BEST BOOK OF A MUSICAL

Aladdin, Chad Beguelin
Beautiful - The Carole King Musical, Douglas McGrath
Bullets Over Broadway, Woody Allen
A Gentleman's Guide to Love & Murder, Robert L. Freedman

It's interesting to see both Allen and McGrath nominated in this category, considering that they co-wrote the script for Allen's film Bullets Over Broadway.

BEST ORIGINAL SCORE

Aladdin; music by Alan Menken, lyrics by Howard Ashman, Tim Rice, and Chad Beguelin
The Bridges of Madison County; music & lyrics by Jason Robert Brown
A Gentleman's Guide to Love & Murder; music by Steven Lutvak, lyrics by Robert L. Freedman and Steven Lutvak
If/Then; music by Tom Kitt, lyrics by Brian Yorkey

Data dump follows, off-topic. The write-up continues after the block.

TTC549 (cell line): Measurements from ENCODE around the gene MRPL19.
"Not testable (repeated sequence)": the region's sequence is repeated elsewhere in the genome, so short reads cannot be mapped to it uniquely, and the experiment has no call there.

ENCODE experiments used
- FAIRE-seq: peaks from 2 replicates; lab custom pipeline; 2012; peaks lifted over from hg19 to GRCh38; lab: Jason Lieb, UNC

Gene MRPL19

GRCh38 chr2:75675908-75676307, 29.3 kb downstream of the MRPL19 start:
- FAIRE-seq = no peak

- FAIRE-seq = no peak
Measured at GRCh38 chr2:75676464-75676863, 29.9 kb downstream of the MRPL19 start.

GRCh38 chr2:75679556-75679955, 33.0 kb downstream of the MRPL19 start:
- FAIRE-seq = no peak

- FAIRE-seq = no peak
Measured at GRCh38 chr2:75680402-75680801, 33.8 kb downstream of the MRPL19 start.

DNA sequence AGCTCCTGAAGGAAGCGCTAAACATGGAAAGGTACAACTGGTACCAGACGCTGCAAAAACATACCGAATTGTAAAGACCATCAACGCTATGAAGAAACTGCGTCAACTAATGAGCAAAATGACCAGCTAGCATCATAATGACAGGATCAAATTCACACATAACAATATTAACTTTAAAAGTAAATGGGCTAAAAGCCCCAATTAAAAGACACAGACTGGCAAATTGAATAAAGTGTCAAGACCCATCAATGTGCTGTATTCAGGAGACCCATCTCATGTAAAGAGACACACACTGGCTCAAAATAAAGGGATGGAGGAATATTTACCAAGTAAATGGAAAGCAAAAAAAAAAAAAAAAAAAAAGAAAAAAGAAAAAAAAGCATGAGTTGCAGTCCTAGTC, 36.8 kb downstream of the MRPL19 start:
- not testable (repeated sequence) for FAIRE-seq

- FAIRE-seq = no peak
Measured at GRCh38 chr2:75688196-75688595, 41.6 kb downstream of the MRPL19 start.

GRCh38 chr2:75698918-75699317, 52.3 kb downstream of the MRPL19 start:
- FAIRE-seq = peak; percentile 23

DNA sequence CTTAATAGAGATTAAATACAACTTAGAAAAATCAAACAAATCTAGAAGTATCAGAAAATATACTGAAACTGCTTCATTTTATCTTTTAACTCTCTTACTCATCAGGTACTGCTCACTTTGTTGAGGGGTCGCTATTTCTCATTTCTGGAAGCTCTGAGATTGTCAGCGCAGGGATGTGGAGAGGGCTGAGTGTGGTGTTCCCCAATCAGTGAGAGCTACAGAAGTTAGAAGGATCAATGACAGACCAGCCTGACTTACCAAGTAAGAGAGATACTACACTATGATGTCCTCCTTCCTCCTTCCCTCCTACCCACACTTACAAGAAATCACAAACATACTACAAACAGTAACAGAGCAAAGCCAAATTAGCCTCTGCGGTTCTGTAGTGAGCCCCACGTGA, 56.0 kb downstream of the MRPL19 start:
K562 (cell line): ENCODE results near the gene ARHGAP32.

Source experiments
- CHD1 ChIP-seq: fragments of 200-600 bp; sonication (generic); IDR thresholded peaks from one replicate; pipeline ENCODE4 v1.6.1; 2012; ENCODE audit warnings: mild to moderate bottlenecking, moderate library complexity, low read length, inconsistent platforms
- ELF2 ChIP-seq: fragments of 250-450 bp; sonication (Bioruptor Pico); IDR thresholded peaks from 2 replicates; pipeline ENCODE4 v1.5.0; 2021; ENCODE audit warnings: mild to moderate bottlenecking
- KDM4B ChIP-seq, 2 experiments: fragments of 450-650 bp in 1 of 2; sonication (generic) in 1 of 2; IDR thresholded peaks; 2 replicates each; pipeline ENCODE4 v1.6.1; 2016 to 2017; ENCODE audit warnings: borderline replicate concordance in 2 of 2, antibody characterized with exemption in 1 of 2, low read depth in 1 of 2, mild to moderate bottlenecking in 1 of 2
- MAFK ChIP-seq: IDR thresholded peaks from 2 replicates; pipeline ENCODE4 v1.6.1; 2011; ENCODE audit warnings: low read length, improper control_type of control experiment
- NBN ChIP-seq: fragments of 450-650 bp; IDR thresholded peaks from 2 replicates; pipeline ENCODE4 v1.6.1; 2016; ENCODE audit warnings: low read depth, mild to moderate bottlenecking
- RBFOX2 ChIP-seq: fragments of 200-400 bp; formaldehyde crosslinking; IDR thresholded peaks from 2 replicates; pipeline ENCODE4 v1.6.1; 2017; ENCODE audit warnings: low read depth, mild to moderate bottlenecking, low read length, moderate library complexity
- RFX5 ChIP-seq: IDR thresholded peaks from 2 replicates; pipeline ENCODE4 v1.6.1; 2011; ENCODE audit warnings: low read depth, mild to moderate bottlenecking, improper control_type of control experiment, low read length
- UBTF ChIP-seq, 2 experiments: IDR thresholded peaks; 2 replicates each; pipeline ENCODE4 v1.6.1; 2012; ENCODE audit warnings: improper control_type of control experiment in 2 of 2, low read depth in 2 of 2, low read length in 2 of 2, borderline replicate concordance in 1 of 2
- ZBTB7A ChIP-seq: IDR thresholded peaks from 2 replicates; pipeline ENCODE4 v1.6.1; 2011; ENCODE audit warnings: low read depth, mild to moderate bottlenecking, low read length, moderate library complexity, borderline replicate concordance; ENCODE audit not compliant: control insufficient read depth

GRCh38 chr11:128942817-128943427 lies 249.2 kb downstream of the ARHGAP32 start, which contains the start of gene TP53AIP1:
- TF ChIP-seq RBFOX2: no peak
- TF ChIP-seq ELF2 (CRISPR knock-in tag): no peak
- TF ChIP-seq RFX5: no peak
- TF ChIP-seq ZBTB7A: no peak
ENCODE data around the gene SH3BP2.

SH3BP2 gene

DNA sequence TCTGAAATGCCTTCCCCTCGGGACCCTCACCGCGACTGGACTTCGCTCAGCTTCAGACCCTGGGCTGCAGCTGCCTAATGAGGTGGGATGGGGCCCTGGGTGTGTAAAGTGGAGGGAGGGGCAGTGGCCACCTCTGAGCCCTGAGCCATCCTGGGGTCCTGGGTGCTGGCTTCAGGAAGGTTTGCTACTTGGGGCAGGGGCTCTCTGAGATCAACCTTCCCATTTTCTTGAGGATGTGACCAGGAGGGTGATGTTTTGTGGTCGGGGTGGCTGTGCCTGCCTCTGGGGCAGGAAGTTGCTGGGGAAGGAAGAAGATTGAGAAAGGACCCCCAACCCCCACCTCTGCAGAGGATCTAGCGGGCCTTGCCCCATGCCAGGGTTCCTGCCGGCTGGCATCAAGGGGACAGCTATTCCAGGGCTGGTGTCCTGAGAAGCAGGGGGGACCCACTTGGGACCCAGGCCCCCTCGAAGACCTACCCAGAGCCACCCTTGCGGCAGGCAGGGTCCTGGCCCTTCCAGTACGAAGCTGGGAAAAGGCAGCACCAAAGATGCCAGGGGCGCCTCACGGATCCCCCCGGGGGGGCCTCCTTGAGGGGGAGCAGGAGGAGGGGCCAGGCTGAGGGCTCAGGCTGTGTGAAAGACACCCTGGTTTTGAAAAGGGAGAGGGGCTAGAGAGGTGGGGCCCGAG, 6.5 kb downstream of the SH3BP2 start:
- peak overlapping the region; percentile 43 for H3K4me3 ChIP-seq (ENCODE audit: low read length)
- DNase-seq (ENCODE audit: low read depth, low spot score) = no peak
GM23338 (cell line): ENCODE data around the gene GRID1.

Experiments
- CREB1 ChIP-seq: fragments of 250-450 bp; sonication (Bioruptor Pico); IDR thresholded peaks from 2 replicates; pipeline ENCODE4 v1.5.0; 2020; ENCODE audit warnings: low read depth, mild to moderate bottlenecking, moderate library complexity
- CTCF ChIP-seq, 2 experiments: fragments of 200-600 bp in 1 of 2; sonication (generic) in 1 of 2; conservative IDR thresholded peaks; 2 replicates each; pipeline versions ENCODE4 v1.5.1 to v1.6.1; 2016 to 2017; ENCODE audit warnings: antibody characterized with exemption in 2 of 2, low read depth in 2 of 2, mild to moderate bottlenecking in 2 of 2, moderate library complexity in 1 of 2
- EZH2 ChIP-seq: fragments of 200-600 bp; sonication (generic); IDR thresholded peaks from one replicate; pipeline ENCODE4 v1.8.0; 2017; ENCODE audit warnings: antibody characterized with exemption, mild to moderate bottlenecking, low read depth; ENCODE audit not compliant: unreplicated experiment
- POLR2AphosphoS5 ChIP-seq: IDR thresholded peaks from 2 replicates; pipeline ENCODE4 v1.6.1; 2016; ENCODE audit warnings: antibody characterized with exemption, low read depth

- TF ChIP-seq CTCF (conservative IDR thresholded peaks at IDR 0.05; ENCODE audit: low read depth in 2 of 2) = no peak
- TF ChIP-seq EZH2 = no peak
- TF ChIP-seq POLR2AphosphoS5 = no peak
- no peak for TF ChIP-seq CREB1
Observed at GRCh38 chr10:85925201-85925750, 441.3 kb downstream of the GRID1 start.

Kitt and Yorkey are the Tony- and Pulitzer Prize-winning team behind next to normal, one of my all-time favorite musical scores, so I'm excited to check out their work on If/Then. Brown is best-known for his inventive musical The Last Five Years (currently being made into a movie), and his score for The Bridges of Madison County has received high praise as well. And of course, the Aladdin score incorporates the old favorites with new tunes.

BEST REVIVAL OF A PLAY

The Cripple of Inishmaan
The Glass Menagerie
A Raisin in the Sun
Twelfth Night